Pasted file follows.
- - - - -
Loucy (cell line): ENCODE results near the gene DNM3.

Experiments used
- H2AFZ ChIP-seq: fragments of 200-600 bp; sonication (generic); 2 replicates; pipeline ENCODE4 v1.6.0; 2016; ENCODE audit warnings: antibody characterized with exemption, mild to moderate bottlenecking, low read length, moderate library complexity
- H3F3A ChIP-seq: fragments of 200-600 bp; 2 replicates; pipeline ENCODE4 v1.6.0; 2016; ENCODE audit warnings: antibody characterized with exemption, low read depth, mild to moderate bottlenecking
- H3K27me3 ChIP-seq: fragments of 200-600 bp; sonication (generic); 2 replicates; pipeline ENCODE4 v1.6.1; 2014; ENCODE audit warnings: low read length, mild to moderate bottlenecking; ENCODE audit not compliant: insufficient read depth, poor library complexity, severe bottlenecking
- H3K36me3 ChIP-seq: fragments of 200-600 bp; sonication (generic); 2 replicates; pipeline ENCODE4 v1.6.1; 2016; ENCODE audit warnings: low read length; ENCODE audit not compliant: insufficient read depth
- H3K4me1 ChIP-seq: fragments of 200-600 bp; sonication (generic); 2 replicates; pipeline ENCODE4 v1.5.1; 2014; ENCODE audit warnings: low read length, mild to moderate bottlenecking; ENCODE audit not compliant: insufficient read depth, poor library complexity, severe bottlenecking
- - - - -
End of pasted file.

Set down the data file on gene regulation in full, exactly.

Loucy (cell line): ENCODE results near the gene DNM3.

Experiments used
- H2AFZ ChIP-seq: fragments of 200-600 bp; sonication (generic); 2 replicates; pipeline ENCODE4 v1.6.0; 2016; ENCODE audit warnings: antibody characterized with exemption, mild to moderate bottlenecking, low read length, moderate library complexity
- H3F3A ChIP-seq: fragments of 200-600 bp; 2 replicates; pipeline ENCODE4 v1.6.0; 2016; ENCODE audit warnings: antibody characterized with exemption, low read depth, mild to moderate bottlenecking
- H3K27me3 ChIP-seq: fragments of 200-600 bp; sonication (generic); 2 replicates; pipeline ENCODE4 v1.6.1; 2014; ENCODE audit warnings: low read length, mild to moderate bottlenecking; ENCODE audit not compliant: insufficient read depth, poor library complexity, severe bottlenecking
- H3K36me3 ChIP-seq: fragments of 200-600 bp; sonication (generic); 2 replicates; pipeline ENCODE4 v1.6.1; 2016; ENCODE audit warnings: low read length; ENCODE audit not compliant: insufficient read depth
- H3K4me1 ChIP-seq: fragments of 200-600 bp; sonication (generic); 2 replicates; pipeline ENCODE4 v1.5.1; 2014; ENCODE audit warnings: low read length, mild to moderate bottlenecking; ENCODE audit not compliant: insufficient read depth, poor library complexity, severe bottlenecking